Submit your entries here: https://canon.sm/3mYsyLF
Do You Know Ijaw Politicians?
By Asiayei Enaibo
Yes, they are great politicians in Ijawland; many have groomed followers with the gospel of hatred, those who managed our poverties with one salary divided to seven. Those that only want to see you serve their children and take over from them while their servants service their grandchildren and in-laws.
Do You Know Ijaw Politicians?
Yes, we have great and eloquent Ijaw politicians that make or support a bill once in four years and give us cups of rice at the end of the year and we call them Messiahs. Are they Messiahs or cups of rice and anti-development politicians?
The last time I saw my village children sent as delegates from their families to collect cups of rice tied in cellophane, and the children too were happy and angry, but they could not say a word, for they do not know what good governance is all about.
We have politicians only in the election period as our youths, including myself, praise them for survival to manage our collective poverty as we clap for their third or sixth term coming!
Ijaws are blessed with great minds as politicians that never brief us on constituency development for four years or twenty years. Once you make such comments, they will hire community-based boys from your area to disarm your pen and break your legs in a ghastly Keke accident when their convoy is coming.
From the Senate down to House of Representatives, to House of Assembly, the lawmakers, their oversight function is to gather enemies, a list of stubborn boys they could starve for objective criticism, blacklist, even though you have community-based policy ideas to show them for them to excel in their business of politics, they will refuse you to come near their homes, locked with iron gates and dogs to attack the Talking Drum.
Empowerment, zero per cent. Once you say something about empowerment, they will go and snap photos at the sales points of Keke and Okada to show us photos that they did empowerment at Abuja, while the people in the villages they are representing have no idea of such empowerment.
Do You Know Any Ijaw Politicians?
Yes, those who have not said anything as a matter of urgent public importance even though flood kills all the children at Bobougbene, yes those that don’t listen to the youths but listen to old ones on money sharing formula in Burutu.
Do You Know Any Ijaw Politicians?
Yes, the few good ones are good but the corrupt familitocracy are more than the public interest. Once they give our children one scholarship, they say it is their personal money. When they were not elected, none had personal money to share, they turn our head against us.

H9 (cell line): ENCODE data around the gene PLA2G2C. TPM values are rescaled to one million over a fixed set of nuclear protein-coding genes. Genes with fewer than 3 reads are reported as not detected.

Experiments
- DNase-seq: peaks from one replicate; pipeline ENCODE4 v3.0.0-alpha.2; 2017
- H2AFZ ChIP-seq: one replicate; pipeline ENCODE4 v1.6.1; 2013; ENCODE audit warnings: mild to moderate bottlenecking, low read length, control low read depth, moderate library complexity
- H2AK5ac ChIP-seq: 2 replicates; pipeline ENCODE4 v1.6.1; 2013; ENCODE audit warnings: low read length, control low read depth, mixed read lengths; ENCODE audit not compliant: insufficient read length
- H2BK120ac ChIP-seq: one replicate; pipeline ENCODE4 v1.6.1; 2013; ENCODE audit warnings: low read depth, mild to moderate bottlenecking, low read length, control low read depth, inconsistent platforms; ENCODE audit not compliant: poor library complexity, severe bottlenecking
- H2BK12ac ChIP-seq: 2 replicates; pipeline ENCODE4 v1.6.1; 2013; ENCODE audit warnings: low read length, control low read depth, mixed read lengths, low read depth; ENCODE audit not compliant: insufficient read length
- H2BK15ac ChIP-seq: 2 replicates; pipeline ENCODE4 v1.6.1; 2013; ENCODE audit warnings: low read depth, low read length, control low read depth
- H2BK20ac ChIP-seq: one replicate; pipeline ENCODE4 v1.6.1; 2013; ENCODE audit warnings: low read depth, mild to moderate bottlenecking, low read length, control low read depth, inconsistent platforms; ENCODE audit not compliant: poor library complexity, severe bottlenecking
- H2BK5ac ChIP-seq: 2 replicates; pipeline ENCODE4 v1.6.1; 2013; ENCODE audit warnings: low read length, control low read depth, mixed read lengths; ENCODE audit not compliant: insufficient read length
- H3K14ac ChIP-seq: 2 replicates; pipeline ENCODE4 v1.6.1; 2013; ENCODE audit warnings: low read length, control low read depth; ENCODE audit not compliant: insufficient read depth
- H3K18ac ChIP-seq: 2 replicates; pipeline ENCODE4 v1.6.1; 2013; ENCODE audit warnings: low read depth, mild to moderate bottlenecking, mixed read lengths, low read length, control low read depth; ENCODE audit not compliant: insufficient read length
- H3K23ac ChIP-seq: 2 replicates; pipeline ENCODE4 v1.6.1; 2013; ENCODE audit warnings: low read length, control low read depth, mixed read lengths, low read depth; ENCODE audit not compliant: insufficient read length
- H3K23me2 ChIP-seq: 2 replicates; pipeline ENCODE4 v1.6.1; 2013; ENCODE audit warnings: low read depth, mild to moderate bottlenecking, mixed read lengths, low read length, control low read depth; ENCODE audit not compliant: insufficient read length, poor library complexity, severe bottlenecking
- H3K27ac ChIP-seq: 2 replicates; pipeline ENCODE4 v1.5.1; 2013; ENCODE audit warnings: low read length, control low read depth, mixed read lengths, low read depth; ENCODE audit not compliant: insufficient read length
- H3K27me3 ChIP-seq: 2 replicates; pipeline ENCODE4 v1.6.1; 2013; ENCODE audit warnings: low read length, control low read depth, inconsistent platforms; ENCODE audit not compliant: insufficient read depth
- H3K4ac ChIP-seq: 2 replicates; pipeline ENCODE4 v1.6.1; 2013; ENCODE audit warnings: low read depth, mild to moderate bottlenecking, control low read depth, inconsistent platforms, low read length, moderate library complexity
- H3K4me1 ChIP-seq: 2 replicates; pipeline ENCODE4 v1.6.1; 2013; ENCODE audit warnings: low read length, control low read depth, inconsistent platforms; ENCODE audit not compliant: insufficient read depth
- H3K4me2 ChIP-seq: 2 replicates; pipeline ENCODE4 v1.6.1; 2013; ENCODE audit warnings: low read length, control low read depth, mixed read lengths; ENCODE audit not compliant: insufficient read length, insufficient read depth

They have never called for a town hall meeting to address us. Once we make such comments, those who call themselves as Ijaw watchdogs that they have given cups of rice, are blindfolded to distract the meeting for their own interests not to allow the meeting to expose their selfish, un-political thinking. They said they have influenced the project to us, the last time I checked, the lawmakers are the same contractors, their grandfathers’ father’s names are the contractors, they partner as an elder brother to corruption whose senior sister is to embezzle the money and abandon the work while they give her negotiated amount to run away. For they are the Messiahs we have as politicians in Nigerian.
I do blame the good ones that are afraid of bad ones not to contest to rule us with great ideas, innovative laws that can project our rural riverine areas to tourist centres. We have great minds in Ijawland, the old good ones are poor, the young good ones are poor, they can’t buy a vote, for our society sells vote to buy poverty. Some have already exchanged their franchise for 20 cups of rice come 2023.
Look at them, we have Urban Development Commission everywhere, but no Riverine Rural Development Board and nobody is saying anything. They gather and only laugh with their colleagues, no policy, Where is great Comrade Joseph Evah, who has done this to us?
How Do We Reform Them Now?
First, we should hold them accountable with a blueprint whenever they are coming to our communities for campaigns, itemize what they can do for us in black and white paper and use Egbesu to swear, once they fail us, let what happened to Abacha happen to them. Amen!
Let us hold them to brief us in a town hall meeting on what they could bring to our communities in a yearly budget. If they fail, we go to their national office with placards as a vote of no confidence to withdraw our mandate in protests. Yes, we can.
Yes, it is a good point, we do not have light, no politicians care in our area, we don’t have drinkable water in the Ijaw area, no elected politicians care, we don’t have good schools, the appointees are afraid to tell the governor.
We don’t have roads, they said our places are difficult terrain.
Our mothers give birth in the canoes while paddling to the cities to deliver in the hospitals, then we call such children names like “Arukazi.”
The year 2023 is around the corner, they hire all the 200HP engine boats to go to the difficult terrains to buy votes, the good, the ugly and the evils, many have listed the stubborn boys to beat the writers, many have planned hired boys for rigging, then vote-buying, four years equal to N2,000, N10,000 for the future of a whole family. I blame our mothers and women with political Asoebi clapping for N500 on daily basis at the end no empowerment. Eyorotuooo.
Do You Have Great Politicians In Ijawland?
Yes, one half-bridge as a legacy project for twenty years, they are the best coming again. Let us prepare to buy ‘Ongu,’ that ancient water reservoir and cry into it to fill it with tears so we could have water to drink.